Sexual orientation or gender identity can have an impact on finances

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How being LGBTQ+ can affect your money, from higher property costs to lower salaries and smaller pensions.

Having a gender identity outside of the “norm” means you are likely to encounter several inequalities

Pride Month is a time for celebrating the LGBTQ+ community and shining a light on areas that are often overlooked – such as how sexual orientation or gender identity interacts with a person’s ability to thrive financially.

While everyone grapples with money and no one finds it easy to increase their pay, build a decent retirement fund or reach their financial goals, LGBTQ+ people can face additional barriers.

That is not to say that all LGBTQ+ people are worse off or face the same issues. It does mean it is important to recognise that, despite all the progress that’s been made for LGBTQ+ equity and inclusion, even today life paths that differ from “the norm” and the impact of discrimination in the past or present all come with a cost.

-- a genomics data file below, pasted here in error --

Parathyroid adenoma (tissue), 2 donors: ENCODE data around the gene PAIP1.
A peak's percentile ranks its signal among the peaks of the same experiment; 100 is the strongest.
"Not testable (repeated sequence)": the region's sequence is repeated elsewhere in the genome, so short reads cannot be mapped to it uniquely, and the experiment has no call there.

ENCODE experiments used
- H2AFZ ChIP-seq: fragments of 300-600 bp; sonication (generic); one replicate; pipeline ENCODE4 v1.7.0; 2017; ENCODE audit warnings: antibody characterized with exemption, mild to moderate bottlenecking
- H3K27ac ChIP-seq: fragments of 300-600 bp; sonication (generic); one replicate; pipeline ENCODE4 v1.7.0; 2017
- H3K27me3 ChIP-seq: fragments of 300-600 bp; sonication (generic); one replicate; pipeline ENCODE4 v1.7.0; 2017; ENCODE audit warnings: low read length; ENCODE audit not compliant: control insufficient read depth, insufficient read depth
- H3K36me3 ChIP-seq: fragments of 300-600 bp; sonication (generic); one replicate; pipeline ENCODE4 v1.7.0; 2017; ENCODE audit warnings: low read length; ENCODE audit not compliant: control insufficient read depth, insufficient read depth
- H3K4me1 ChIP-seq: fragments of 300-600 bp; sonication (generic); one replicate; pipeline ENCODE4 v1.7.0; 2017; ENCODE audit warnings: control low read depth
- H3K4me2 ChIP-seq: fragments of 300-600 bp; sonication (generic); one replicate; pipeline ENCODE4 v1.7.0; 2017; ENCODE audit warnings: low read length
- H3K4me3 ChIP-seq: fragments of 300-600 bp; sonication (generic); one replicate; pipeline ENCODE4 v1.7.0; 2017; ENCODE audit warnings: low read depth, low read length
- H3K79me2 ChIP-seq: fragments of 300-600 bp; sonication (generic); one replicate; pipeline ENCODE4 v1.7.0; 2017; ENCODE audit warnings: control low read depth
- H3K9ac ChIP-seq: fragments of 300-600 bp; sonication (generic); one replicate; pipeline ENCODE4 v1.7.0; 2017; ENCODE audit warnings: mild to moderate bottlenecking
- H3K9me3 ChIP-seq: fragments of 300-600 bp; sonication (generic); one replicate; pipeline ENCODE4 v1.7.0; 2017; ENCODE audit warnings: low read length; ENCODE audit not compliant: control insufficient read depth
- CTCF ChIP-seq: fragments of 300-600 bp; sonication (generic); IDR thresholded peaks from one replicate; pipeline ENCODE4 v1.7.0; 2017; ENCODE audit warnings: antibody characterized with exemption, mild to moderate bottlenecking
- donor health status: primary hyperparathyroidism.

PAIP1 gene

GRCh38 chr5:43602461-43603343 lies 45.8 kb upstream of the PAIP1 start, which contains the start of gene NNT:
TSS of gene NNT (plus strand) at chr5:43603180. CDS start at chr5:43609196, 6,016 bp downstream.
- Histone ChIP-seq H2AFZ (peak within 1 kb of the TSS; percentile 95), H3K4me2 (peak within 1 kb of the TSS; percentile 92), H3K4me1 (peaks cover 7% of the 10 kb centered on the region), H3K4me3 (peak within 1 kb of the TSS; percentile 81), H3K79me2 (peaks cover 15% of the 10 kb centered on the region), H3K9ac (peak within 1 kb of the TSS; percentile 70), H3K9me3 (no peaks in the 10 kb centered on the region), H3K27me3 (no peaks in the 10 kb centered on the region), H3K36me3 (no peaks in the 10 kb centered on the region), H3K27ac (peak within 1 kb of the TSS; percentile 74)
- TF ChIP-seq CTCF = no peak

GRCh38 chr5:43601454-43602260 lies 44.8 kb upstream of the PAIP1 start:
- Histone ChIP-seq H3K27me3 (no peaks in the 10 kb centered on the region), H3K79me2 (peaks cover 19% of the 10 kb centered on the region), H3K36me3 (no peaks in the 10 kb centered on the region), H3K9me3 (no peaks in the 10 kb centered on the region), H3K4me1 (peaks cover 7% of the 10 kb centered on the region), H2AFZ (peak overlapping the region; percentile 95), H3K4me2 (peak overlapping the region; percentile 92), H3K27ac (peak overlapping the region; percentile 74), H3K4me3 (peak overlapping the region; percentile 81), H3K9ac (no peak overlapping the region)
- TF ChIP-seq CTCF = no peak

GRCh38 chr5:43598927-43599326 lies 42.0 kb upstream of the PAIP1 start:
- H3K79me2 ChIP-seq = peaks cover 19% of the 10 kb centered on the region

In other ways, being LGBTQ+ just means having additional things to consider when it comes to financial planning.

Here are some of the factors that may affect an LGBTQ+ person’s finances.

The data gap

It is difficult to build a full picture of how being LGBTQ+ affects a person financially because population data has typically been gathered using traditional definitions of “male”, “female”, “husband” and “wife”. What we know about people’s earnings, tax, pensions, credit scores, mortgages – virtually every aspect of money – is based on this assumption of a gender binary.

There is increasing recognition these data models don’t tell the full story and things are changing – for example, the Census asked about gender identity and sexual orientation for the first time in 2021 – but it will take time before the data gap is bridged.

Academic studies from around the world are filling part of the data gap. Some findings include:

  • Women in same-sex relationships may experience a double penalty from the gender pay gap
  • Additional costs involved in gender-affirming care
  • Lack of financial support from disapproving family
  • Higher costs involved in starting a family

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